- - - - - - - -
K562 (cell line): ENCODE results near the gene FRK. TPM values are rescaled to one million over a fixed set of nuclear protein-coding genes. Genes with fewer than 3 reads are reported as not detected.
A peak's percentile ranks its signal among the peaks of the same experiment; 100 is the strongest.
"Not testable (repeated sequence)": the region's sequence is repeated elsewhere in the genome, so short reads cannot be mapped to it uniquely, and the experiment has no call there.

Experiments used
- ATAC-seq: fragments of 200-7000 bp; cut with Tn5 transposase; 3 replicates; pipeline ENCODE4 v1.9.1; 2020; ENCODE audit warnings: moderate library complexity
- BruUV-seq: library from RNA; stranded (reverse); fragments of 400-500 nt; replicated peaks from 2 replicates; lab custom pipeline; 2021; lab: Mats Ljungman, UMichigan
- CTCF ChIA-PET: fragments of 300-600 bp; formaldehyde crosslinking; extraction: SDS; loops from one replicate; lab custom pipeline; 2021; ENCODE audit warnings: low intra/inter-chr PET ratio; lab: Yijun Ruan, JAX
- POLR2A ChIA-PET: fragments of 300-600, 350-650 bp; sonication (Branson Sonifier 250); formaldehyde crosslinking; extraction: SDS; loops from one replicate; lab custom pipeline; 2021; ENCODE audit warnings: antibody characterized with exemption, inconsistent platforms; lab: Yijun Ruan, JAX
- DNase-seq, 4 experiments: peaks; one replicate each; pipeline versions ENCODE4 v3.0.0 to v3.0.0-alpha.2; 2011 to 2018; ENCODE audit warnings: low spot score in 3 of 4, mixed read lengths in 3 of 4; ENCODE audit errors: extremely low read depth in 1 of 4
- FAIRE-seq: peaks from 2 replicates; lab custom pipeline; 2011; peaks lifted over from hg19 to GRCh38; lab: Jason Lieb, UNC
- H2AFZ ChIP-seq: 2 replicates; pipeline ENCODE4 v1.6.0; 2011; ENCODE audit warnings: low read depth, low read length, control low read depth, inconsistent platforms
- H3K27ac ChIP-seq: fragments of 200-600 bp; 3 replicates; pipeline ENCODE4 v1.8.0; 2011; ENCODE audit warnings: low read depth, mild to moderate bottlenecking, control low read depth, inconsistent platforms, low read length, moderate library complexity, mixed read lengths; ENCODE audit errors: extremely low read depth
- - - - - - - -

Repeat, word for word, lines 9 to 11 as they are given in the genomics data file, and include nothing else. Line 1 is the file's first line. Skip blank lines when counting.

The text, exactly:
- DNase-seq, 4 experiments: peaks; one replicate each; pipeline versions ENCODE4 v3.0.0 to v3.0.0-alpha.2; 2011 to 2018; ENCODE audit warnings: low spot score in 3 of 4, mixed read lengths in 3 of 4; ENCODE audit errors: extremely low read depth in 1 of 4
- FAIRE-seq: peaks from 2 replicates; lab custom pipeline; 2011; peaks lifted over from hg19 to GRCh38; lab: Jason Lieb, UNC
- H2AFZ ChIP-seq: 2 replicates; pipeline ENCODE4 v1.6.0; 2011; ENCODE audit warnings: low read depth, low read length, control low read depth, inconsistent platforms